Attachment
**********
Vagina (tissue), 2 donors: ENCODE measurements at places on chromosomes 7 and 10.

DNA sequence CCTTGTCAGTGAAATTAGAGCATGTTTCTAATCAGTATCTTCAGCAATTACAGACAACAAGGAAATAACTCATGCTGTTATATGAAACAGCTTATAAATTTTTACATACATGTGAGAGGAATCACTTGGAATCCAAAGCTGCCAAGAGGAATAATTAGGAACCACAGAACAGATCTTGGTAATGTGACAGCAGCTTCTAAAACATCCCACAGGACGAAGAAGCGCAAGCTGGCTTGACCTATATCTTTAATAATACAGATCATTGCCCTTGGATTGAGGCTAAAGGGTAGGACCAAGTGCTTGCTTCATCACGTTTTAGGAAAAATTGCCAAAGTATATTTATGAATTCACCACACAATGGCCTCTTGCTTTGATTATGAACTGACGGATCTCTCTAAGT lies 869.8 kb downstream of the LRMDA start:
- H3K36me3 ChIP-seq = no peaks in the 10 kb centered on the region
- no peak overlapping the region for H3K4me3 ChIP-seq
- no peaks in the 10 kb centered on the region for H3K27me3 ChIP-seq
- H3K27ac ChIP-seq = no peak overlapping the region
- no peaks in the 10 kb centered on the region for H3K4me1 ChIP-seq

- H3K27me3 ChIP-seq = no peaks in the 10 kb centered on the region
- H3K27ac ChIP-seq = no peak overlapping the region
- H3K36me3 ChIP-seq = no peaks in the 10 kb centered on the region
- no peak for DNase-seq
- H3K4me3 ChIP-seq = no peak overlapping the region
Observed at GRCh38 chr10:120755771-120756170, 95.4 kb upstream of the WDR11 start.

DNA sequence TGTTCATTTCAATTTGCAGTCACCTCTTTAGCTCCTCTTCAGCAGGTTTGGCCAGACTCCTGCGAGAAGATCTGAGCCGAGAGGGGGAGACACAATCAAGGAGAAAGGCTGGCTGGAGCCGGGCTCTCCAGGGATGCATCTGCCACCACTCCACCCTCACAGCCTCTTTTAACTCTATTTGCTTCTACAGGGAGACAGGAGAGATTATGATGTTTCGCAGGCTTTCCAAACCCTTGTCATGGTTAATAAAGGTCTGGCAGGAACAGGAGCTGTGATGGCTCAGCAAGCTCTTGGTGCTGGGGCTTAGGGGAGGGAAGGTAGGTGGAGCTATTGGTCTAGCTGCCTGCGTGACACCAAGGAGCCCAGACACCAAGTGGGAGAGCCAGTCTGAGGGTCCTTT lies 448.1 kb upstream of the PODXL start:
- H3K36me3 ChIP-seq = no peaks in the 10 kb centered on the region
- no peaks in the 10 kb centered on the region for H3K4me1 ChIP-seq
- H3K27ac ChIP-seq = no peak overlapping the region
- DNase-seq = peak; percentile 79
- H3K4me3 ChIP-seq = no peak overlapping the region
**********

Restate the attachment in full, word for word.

Vagina (tissue), 2 donors: ENCODE measurements at places on chromosomes 7 and 10.

DNA sequence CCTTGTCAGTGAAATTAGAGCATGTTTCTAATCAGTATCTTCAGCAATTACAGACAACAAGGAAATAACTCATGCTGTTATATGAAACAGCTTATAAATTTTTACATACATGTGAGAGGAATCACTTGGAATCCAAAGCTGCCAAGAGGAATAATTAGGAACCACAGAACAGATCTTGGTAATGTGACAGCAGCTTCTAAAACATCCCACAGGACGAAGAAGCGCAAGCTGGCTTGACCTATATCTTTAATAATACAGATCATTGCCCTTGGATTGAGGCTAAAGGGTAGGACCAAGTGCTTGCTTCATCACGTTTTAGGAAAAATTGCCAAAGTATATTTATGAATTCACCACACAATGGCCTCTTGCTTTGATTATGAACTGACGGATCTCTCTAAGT lies 869.8 kb downstream of the LRMDA start:
- H3K36me3 ChIP-seq = no peaks in the 10 kb centered on the region
- no peak overlapping the region for H3K4me3 ChIP-seq
- no peaks in the 10 kb centered on the region for H3K27me3 ChIP-seq
- H3K27ac ChIP-seq = no peak overlapping the region
- no peaks in the 10 kb centered on the region for H3K4me1 ChIP-seq

- H3K27me3 ChIP-seq = no peaks in the 10 kb centered on the region
- H3K27ac ChIP-seq = no peak overlapping the region
- H3K36me3 ChIP-seq = no peaks in the 10 kb centered on the region
- no peak for DNase-seq
- H3K4me3 ChIP-seq = no peak overlapping the region
Observed at GRCh38 chr10:120755771-120756170, 95.4 kb upstream of the WDR11 start.

DNA sequence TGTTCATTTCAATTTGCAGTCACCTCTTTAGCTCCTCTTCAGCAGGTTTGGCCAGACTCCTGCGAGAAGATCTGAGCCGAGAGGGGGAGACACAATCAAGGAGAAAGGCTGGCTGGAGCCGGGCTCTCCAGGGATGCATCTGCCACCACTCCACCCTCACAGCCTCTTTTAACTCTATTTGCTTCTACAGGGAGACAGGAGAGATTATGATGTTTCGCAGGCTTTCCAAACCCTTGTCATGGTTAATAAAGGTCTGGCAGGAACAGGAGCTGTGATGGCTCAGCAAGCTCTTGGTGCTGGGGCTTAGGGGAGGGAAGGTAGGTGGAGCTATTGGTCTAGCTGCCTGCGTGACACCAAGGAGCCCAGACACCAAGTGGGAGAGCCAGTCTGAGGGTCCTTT lies 448.1 kb upstream of the PODXL start:
- H3K36me3 ChIP-seq = no peaks in the 10 kb centered on the region
- no peaks in the 10 kb centered on the region for H3K4me1 ChIP-seq
- H3K27ac ChIP-seq = no peak overlapping the region
- DNase-seq = peak; percentile 79
- H3K4me3 ChIP-seq = no peak overlapping the region